Archbishop Fulton J. Sheen observed: It is a characteristic of any decaying civilization that the great masses of the people are unaware of the tragedy. Humanity in a crisis is generally insensitive to the gravity of the times in which it lives. Men do not want to believe their own times are wicked, partly because they have no standard outside of themselves by which to measure their times. If there is no fixed concept of justice, how shall men know it is violated? Only those who live by faith really know what is happening in the world; the great masses without faith are unconscious of the destructive processes going on, because they have lost the vision of the heights from which they have fallen. In an age such as ours, when people are encouraged to be obsessively self-referential, the standards by which to judge what is happening both without and within are effectively non-existent because objective truth, goodness and even beauty are subordinated to the dictates of the imperial self and as we are seeing today, the very categories of nature and logic are repudiated; and the end result is a mass of people who are both unbelieving and unthinking.
By contrast, we who are endeavouring to live by faith, whether by God’s good grace we never repudiated our faith in this revolutionary age, or whether we have returned to the practice of the faith after bitter trials, are able to see what has transpired and continues to unfold before our very eyes for what it really and truly is: a revolution against God godly order. We humbly acknowledge that God Himself is our highest good, and that in Christ Jesus, the Word made flesh, the offer of salvation is made to all men. His immutable, living word that we reverently proclaim and attentively listen to is the standard by which we wisely discern all things with heart and mind and so we are at the very least disposed to be formed to have a wise and discerning mind. It is above all in the worship of God in the Holy Sacrifice of the Mass that we are formed to see and discern all things with a view to eternity and to eternal truth. This is why the Mass is so important and why the proper worship of God is indispensable to a life of purpose and meaning. The Mass is the feast of faith and the school of life.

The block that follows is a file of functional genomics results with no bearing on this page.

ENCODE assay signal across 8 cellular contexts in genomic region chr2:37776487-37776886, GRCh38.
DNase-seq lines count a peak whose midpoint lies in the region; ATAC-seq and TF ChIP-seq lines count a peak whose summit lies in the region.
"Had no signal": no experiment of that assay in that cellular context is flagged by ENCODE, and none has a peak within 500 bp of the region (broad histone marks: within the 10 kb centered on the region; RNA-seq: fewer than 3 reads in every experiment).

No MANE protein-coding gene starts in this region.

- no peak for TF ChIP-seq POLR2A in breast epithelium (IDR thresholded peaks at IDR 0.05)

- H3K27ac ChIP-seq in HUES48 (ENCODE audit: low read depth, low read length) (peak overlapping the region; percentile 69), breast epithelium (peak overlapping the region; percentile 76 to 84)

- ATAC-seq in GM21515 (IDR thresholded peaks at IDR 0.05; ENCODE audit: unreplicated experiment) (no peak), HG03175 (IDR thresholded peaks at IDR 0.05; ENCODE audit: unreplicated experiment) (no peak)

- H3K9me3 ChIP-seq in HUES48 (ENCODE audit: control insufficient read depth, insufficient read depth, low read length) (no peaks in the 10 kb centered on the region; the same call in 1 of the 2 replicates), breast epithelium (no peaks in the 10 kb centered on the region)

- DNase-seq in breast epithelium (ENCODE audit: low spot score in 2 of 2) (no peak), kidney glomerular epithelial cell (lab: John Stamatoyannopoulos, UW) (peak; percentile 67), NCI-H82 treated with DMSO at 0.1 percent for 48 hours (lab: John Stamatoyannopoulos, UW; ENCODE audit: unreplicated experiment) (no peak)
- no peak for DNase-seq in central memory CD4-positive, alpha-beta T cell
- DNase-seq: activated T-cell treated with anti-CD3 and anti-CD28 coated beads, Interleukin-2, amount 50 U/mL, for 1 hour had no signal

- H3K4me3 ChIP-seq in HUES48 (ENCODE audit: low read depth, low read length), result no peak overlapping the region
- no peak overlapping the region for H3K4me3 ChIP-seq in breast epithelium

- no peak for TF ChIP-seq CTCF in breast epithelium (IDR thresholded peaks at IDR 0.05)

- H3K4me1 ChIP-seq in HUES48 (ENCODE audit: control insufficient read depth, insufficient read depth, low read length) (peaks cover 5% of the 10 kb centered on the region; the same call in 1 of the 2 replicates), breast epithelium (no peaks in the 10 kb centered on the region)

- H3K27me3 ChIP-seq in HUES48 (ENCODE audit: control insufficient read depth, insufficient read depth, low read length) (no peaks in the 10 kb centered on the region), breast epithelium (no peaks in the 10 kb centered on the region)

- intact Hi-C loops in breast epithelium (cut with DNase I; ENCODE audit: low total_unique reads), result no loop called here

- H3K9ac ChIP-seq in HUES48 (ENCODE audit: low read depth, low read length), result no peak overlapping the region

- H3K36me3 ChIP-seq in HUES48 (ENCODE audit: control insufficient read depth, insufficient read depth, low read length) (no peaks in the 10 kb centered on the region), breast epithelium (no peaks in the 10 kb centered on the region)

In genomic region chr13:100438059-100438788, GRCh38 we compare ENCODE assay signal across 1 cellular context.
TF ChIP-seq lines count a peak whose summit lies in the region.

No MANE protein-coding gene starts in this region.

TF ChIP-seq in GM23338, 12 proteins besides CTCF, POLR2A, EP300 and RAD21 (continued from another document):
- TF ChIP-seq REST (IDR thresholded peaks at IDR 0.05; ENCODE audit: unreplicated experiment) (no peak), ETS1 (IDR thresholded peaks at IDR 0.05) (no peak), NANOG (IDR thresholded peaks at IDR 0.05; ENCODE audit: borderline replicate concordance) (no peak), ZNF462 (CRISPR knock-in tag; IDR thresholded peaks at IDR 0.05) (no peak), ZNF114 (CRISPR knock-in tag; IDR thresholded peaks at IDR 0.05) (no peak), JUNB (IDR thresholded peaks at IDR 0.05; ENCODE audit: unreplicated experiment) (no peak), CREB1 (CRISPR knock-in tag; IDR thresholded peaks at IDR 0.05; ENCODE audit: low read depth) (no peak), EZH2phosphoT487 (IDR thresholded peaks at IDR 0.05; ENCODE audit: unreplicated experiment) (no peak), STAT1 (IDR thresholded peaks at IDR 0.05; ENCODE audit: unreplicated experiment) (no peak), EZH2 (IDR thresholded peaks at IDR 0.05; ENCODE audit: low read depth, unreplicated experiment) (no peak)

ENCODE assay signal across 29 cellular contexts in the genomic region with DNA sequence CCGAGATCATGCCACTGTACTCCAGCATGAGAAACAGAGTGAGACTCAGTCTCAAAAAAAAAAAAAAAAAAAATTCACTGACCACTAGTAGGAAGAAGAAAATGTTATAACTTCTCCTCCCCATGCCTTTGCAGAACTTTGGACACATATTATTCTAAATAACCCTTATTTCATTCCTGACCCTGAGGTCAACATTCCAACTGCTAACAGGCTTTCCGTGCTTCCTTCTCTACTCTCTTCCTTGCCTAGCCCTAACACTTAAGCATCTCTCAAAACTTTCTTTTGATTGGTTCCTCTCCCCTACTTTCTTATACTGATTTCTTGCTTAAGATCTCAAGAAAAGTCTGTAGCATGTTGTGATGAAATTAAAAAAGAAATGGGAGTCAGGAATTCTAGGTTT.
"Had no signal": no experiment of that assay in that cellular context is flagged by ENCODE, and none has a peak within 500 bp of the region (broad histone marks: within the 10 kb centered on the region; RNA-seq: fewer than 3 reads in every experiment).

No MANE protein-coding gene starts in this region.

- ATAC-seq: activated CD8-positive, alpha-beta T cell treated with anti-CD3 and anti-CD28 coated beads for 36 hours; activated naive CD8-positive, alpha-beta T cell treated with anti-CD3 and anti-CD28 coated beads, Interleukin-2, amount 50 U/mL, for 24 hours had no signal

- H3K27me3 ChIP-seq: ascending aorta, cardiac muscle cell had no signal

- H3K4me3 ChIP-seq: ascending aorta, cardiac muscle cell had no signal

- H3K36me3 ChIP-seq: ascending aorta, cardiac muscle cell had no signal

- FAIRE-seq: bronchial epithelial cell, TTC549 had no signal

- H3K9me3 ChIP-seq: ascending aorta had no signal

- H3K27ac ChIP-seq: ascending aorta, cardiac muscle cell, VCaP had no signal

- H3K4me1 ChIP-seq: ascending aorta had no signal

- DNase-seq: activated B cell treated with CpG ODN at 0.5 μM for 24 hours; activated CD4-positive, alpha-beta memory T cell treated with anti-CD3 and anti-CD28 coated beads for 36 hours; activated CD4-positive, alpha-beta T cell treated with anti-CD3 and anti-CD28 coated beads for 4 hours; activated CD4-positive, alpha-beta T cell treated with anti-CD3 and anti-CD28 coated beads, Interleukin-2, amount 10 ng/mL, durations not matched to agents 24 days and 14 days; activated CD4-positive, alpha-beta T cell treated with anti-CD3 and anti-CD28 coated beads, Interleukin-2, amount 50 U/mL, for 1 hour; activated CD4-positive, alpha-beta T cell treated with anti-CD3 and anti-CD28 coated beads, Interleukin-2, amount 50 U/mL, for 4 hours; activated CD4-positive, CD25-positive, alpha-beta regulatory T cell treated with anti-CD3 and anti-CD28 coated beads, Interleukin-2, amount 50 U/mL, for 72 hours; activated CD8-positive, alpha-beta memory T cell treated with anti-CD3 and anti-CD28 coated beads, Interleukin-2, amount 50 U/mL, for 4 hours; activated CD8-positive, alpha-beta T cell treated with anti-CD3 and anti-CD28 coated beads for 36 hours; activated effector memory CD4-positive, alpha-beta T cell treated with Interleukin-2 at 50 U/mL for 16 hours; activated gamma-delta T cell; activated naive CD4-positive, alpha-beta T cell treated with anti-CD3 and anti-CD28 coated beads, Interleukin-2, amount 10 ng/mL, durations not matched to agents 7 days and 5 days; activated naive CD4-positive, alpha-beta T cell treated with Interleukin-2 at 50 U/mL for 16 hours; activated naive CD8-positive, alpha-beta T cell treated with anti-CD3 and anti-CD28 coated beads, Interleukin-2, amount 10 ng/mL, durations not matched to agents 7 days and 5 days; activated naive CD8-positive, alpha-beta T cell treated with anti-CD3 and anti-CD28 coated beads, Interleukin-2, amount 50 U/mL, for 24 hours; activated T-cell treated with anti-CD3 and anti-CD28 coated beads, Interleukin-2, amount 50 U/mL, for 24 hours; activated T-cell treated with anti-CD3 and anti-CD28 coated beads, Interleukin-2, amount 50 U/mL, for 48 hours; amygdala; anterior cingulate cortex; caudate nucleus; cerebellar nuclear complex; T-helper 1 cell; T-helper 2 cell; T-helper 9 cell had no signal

The great Saint of the Eucharist, St Peter Julian Eymard whose feast we will celebrate in early August, echoes the insights of Archbishop Sheen: An age prospers or dwindles in proportion to its devotion to the Eucharist. This is the measure of its spiritual life, faith, charity and virtue. There is much to ponder in these few words. Nevertheless, it is too easy a thing to call out the errors of our times and bemoan our lot. St. Augustine, who lived in a time of great social and political upheaval said: Bad times, hard times, this is what people keep saying, but let us live well (– and I would add, worship well), and times will be good. We are the times. Such as we are, such are the times.
Let us not allow anyone or anything to prevent us from faithfully and zealously working to establish God’s Kingdom, in the firm conviction that, as St. Paul teaches us, all things work together for good for those who love God, who are called according to his purpose (Rom. 8:28). May our lives be centered on the Eucharistic Mystery, the source of truth, wisdom and charity, God Himself. Our Sunday Mass is a weekly reminder of the great heights to which we are called: divine intimacy with the God of salvation who calls us first and foremost to be co-operators of the truth (cooperatores veritatis), God’s truth that endures forever (et veritas Domini manet in aeternum).